The Tokyo Stock Exchange is stopping trading in the worst-case scenario since 1999

Tokyo’s stock exchange faced the worst situation since it completely shifted to electronic trading in 1999, as system errors knocked out the world’s third-largest bans for a full day and threw investment strategies into chaos. .

Thursday’s shutdown, which fell on an important day of economic data release and portfolio rebalancing, affected more than 2,500 stocks listed on the exchanges run by the Japan Exchange Group. The company is Asia’s largest operator in terms of market capitalization of listed companies.

The exchange was announced shortly before the market opened at 9 am. Later it was said that this bandh would last all day.

The outage – the first to affect all listed shares on the TSE in 2005, the last part of the day – also hit exchanges in Nagoya, Fukuoka and Sapporo, a similar underlying cash equity trading system created by technology group Fitsu. Use. However, it was unclear whether the problem arose from a separate data management system that was not designed by Fujitsu.

A Fujitsu spokesman told reporters that the company was investigating. A JPX spokesperson said it denied hacking or cyber attacks.

Japan’s chief cabinet secretary, Katsunobu Kato, said it was “highly regrettable” to reduce investment opportunities.

Trading in derivatives continued normally on the Osaka Exchange, which is owned by JPX, but depends on different systems.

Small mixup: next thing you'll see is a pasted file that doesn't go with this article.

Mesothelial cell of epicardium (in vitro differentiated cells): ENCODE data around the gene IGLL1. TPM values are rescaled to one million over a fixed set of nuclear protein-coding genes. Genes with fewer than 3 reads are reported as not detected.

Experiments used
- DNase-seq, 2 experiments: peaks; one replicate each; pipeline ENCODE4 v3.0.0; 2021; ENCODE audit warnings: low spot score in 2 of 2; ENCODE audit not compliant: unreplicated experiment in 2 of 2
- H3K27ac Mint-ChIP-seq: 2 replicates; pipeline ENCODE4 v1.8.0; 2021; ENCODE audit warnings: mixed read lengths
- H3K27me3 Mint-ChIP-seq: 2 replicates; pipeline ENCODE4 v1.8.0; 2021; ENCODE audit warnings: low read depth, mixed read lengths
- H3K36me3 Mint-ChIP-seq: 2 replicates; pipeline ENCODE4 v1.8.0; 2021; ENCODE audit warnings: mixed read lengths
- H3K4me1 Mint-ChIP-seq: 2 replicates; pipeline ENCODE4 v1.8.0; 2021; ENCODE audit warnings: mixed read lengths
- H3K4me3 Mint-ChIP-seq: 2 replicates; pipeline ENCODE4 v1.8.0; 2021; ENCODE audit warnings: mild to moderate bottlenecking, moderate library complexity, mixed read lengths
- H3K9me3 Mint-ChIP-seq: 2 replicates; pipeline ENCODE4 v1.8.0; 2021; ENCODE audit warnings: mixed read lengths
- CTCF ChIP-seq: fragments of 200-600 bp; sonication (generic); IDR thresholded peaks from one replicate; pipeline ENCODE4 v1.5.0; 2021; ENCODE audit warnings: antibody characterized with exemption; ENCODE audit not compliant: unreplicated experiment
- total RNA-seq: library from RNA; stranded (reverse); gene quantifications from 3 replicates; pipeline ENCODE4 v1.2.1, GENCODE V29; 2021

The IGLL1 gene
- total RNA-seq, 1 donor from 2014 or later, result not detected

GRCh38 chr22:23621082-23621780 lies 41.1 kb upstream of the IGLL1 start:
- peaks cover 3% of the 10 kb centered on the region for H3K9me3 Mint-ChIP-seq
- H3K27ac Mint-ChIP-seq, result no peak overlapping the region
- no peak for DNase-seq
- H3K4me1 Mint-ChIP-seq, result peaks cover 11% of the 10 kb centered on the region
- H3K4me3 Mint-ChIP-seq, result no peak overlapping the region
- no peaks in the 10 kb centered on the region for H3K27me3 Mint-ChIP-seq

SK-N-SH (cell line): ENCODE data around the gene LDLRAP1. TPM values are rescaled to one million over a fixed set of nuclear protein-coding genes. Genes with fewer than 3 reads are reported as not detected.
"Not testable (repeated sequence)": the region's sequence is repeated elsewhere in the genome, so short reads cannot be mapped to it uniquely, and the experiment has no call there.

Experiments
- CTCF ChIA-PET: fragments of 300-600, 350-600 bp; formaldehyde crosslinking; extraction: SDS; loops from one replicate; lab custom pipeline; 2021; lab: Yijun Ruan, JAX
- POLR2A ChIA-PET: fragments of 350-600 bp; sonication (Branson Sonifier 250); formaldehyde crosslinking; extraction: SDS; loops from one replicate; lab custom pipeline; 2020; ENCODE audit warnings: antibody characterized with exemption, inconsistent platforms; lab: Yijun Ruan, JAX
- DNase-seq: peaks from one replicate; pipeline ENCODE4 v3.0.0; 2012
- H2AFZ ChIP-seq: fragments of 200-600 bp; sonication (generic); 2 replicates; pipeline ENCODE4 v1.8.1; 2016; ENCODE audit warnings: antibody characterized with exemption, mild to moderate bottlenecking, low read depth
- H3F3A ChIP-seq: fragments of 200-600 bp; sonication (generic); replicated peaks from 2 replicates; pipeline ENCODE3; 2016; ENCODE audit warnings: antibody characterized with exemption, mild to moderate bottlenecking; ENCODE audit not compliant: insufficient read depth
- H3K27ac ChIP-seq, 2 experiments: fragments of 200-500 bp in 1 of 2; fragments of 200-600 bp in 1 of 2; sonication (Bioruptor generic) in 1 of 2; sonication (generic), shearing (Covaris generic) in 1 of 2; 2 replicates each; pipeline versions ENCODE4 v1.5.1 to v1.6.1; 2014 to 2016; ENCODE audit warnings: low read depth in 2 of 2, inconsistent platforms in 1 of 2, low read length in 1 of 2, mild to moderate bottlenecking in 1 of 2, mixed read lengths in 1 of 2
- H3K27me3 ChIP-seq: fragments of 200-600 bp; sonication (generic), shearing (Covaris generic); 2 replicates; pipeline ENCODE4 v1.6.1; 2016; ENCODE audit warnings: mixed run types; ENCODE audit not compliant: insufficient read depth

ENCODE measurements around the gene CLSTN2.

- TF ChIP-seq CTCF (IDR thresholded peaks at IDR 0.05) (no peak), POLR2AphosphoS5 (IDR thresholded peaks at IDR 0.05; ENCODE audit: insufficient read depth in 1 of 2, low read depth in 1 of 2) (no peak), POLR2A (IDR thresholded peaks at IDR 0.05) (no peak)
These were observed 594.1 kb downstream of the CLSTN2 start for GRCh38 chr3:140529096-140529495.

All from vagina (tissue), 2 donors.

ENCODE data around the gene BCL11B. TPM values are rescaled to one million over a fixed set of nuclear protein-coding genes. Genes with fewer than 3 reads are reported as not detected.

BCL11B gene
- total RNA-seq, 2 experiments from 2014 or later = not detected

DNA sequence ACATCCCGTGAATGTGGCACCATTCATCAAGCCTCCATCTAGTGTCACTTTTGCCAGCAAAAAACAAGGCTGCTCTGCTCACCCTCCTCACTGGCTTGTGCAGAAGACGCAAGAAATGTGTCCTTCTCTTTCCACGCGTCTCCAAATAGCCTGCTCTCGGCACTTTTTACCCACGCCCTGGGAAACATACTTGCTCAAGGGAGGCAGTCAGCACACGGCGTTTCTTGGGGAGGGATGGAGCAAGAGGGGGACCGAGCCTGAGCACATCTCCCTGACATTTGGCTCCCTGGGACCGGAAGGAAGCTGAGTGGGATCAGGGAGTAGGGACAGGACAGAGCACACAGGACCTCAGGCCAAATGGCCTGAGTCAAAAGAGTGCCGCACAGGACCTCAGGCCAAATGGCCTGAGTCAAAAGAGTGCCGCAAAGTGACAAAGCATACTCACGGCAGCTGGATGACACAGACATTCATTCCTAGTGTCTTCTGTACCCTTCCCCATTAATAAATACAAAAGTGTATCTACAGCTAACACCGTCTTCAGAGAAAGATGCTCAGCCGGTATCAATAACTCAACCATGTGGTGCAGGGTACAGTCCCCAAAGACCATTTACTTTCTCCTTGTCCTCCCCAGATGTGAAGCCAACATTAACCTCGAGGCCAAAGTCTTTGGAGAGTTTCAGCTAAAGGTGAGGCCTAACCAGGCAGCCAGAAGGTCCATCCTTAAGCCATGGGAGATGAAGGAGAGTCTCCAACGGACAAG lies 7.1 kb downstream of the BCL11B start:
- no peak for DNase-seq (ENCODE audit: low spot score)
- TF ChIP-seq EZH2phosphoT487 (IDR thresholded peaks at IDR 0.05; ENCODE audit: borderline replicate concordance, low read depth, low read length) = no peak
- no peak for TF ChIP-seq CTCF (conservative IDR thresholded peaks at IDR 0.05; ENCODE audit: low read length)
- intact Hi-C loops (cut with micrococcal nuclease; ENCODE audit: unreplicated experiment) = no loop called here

JPX said it is not known if trading could resume on Friday, with leading brokers and market strategists predicting deeper volatility when it eventually resumes. JPX halted activity on its platform TOSTNT for off-auction transactions, and said it would announce plans to resume it later on Thursday.

A spokesperson for Nomura, Japan’s largest brokerage, said it was taking customer orders but warning them that trades could not go through.

The TSE faced a series of embarrassing glits in the mid-2000s, but was relatively stable since 2010, when it introduced Fujitsu’s “Arrowhead” trading system. The last time it was forced to suspend all share trading was in 2005.

There is a day that comes when equity volumes will traditionally be higher, brokers said. October 1 is the first day of the new fiscal quarter and the second half of Japan’s fiscal year. This means that funds are often active as they adjust portfolio weights.

The Bank of Japan also released its closely watched Tanken survey, a quarterly report that investors use to gauge the mood and outlook of companies. The tanker, which should have been released before trade commenced, showed that the perception among Japan’s major manufacturers is improving less quickly than expected.

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